By Drew Calver, based on research of Benjamin F. Jones
When we think of entrepreneurs, most of us picture someone like the young Steve Jobs—an ambitious, nonconformist spirit eager to challenge the status quo. Indeed, our culture tends to mythologize youthful disruption of staid industries.
But, as research from Kellogg has demonstrated, the majority of successful entrepreneurs are actually middle aged. And while that finding garnered the bulk of media attention, there is another important conclusion in the research: the most successful entrepreneurs have extensive experience in the industry or sector where they end up competing. After all, Steve Jobs dropped out of college to join the team at Atari while still in his teens.
“Entrepreneurs often start companies in the narrow sector of an industry where they’ve worked,” says Ben Jones, a professor of strategy and entrepreneurship who coauthored the study. “And those with industry experience are much more likely to hit a home run than those who come from outside the sector.”
Jones’s research calls for a more nuanced understanding of entrepreneurship.
“Serious innovation often rises from within a field” as a result of deep experience and creative problem-solving, he says. “If you’re familiar with the ins and outs of an industry, having worked in it, and you have a strong professional network, your odds of success are greater.”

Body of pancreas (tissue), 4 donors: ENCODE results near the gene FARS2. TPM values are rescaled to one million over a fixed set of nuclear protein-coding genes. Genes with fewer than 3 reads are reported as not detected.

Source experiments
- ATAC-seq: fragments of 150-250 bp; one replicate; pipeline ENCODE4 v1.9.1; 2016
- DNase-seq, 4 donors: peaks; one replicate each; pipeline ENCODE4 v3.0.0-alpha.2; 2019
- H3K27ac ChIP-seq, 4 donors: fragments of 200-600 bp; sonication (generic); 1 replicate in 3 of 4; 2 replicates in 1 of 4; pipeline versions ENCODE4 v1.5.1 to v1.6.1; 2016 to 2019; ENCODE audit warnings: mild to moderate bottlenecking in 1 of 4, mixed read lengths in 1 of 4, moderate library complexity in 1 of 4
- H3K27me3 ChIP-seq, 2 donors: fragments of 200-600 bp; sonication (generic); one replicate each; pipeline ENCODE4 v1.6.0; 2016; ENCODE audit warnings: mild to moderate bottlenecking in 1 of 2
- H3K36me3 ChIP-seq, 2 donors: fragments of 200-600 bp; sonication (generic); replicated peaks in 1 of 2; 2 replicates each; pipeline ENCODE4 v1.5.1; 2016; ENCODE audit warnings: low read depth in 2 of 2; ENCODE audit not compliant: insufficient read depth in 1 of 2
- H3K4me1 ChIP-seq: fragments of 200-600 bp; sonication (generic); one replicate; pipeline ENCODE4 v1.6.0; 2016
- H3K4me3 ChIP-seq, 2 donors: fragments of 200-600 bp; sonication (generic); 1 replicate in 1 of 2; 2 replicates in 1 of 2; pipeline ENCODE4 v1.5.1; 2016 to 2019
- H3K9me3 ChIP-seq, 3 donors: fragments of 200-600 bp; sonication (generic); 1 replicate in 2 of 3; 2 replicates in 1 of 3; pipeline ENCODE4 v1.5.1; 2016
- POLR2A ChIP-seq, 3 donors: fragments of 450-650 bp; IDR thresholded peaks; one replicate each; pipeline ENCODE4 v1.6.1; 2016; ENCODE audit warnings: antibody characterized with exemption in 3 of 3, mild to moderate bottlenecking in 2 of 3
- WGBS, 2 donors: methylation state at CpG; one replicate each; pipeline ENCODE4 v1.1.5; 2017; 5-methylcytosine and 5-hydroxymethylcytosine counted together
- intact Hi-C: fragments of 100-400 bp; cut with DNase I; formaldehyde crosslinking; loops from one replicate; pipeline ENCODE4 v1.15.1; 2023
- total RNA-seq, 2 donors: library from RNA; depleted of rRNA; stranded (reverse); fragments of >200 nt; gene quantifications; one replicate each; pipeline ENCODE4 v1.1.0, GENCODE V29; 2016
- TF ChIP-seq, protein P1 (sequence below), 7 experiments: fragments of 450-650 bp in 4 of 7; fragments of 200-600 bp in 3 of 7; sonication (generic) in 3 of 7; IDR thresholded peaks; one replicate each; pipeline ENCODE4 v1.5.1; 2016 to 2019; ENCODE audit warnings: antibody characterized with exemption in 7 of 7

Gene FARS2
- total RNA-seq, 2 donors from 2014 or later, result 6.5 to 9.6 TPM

Knowing How the Sausage (or the Burger) Is Made
Despite our sometimes gladiatorial view of business competition, “creative destruction” is usually more creative than destructive—more ingenious tinkering than a full-scale tectonic shift. Most innovations combine the industry status quo with something new. To do this well, then, one has to be familiar with the status quo.
“There are many inputs into successful innovation,” Jones says. “But clearly one of them is immersion in a specific field or industry.”
Those who know the products, customers, suppliers, competitors, and channels of distribution are better positioned to see where the opportunity lies because they have seen or experienced the industry’s pain points firsthand.
“These are people who have been around for a while and seen what works.”
And people who work at the cross-section of multiple industries are in an especially good position to translate knowledge into action, Jones says. For example, if you have logged years—and miles—in the cycling industry, you may be better equipped to lead successful innovation in the hydration beverage industry.
Jones describes two well-known examples to illustrate his point. Before his breakthrough success with a McDonald’s, Ray Kroc gained years of experience in the restaurant industry through his work selling milkshake blenders across the United States. So, by the time he visited the McDonald brothers’ burger shack in California, he understood the national promise of the business model immediately, and his knowledge of disposable products—for example, mixers and straws—was directly relevant to the McDonald’s franchise’s early success.
Or take David Duffield, who founded PeopleSoft and eventually sold it to Oracle for more than $10 billion. Nearly two decades later, he did it again with WorkDay, the human resource and finance software company. Having begun his career at IBM as a marketing representative and systems engineer, he knew the nitty gritty of the software industry, and when he saw the need and opportunity for innovation, he made his move.